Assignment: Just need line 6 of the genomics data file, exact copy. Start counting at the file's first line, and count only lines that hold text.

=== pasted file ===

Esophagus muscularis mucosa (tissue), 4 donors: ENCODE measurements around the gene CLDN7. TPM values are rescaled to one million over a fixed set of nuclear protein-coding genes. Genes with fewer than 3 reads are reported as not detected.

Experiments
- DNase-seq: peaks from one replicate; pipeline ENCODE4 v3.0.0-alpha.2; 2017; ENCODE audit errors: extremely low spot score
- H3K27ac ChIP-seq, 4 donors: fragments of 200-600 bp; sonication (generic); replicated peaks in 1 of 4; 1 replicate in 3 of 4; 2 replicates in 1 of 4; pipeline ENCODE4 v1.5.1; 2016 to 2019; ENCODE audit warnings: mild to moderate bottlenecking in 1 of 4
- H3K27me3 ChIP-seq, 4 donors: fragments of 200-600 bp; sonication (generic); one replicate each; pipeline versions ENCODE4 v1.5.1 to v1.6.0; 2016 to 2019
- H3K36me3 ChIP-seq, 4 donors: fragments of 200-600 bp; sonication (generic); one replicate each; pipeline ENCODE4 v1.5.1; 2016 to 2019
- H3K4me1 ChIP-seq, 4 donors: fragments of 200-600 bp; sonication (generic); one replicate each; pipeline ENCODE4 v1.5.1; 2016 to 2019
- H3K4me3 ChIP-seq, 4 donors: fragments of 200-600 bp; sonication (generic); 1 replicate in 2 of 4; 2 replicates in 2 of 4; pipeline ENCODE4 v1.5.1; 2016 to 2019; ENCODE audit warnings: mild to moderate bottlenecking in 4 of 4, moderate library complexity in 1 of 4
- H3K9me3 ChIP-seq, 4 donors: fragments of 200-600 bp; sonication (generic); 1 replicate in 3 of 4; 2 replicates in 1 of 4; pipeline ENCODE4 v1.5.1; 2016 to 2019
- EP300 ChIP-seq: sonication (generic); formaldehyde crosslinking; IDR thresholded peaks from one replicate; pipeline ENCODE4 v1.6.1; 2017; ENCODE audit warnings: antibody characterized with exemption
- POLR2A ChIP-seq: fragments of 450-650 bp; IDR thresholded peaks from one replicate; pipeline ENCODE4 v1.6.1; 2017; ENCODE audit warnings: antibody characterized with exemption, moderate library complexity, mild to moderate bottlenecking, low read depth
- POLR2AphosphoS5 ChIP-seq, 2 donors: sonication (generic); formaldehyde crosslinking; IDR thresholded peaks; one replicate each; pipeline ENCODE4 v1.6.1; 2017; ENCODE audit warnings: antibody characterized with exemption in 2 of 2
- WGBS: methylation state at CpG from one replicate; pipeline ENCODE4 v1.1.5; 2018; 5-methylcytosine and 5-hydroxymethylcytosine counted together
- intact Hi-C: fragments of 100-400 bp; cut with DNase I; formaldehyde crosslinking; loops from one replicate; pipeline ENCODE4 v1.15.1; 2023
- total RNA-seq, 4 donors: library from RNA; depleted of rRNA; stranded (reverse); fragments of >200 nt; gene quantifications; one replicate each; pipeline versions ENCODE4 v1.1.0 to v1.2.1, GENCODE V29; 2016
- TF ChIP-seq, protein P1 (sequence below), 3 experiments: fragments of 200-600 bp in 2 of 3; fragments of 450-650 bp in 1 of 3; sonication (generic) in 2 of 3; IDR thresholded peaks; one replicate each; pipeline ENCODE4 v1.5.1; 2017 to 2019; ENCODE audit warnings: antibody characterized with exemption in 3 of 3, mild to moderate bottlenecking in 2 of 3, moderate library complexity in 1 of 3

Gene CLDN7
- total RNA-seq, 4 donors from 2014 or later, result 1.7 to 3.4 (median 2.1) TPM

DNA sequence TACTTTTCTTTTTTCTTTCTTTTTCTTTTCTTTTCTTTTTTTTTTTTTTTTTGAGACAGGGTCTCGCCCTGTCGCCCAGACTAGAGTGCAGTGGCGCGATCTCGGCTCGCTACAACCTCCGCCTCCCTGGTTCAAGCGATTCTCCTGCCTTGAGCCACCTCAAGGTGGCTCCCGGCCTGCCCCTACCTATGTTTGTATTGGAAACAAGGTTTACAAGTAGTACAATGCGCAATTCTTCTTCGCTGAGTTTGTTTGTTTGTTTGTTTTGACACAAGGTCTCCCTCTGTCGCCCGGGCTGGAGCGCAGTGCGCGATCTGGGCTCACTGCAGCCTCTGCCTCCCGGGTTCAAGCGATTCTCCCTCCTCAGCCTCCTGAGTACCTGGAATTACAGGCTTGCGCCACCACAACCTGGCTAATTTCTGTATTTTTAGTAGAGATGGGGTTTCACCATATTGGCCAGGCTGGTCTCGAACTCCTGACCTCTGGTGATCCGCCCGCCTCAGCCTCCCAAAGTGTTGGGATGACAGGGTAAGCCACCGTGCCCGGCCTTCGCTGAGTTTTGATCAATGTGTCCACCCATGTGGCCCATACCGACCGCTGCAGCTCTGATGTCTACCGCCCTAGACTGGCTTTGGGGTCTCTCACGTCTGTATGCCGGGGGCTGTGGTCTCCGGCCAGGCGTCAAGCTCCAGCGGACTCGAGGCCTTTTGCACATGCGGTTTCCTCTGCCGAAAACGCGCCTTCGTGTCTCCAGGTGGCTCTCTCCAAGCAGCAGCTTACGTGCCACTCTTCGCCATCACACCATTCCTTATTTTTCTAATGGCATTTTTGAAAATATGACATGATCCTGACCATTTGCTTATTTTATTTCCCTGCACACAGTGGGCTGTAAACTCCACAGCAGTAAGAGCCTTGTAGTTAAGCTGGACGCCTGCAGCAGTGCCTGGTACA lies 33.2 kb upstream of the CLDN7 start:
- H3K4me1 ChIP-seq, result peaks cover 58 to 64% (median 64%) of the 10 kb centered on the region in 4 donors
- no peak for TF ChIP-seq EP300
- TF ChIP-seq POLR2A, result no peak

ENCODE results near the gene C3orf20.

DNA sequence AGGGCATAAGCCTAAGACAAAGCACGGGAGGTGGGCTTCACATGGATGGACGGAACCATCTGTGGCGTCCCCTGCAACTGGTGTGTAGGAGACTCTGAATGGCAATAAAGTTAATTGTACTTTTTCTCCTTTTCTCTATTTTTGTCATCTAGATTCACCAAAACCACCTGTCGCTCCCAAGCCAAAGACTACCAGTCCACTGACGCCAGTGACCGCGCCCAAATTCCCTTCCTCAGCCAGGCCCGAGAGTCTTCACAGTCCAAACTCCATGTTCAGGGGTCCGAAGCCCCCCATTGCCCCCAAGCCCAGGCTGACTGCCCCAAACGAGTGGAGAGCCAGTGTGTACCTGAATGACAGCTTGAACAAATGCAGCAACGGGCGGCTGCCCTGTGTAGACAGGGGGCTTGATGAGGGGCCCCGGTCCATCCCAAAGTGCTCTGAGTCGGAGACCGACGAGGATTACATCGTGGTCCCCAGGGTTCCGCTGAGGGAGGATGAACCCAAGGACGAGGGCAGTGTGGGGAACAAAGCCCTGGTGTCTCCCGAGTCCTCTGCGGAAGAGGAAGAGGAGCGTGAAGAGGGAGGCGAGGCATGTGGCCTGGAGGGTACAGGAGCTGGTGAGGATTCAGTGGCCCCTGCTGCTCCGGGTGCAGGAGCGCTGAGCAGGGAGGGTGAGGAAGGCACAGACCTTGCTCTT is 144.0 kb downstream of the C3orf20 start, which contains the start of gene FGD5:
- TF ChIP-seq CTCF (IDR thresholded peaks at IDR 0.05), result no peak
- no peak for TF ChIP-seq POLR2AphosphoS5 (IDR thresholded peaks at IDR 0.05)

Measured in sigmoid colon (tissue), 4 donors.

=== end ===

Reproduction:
- H3K36me3 ChIP-seq, 4 donors: fragments of 200-600 bp; sonication (generic); one replicate each; pipeline ENCODE4 v1.5.1; 2016 to 2019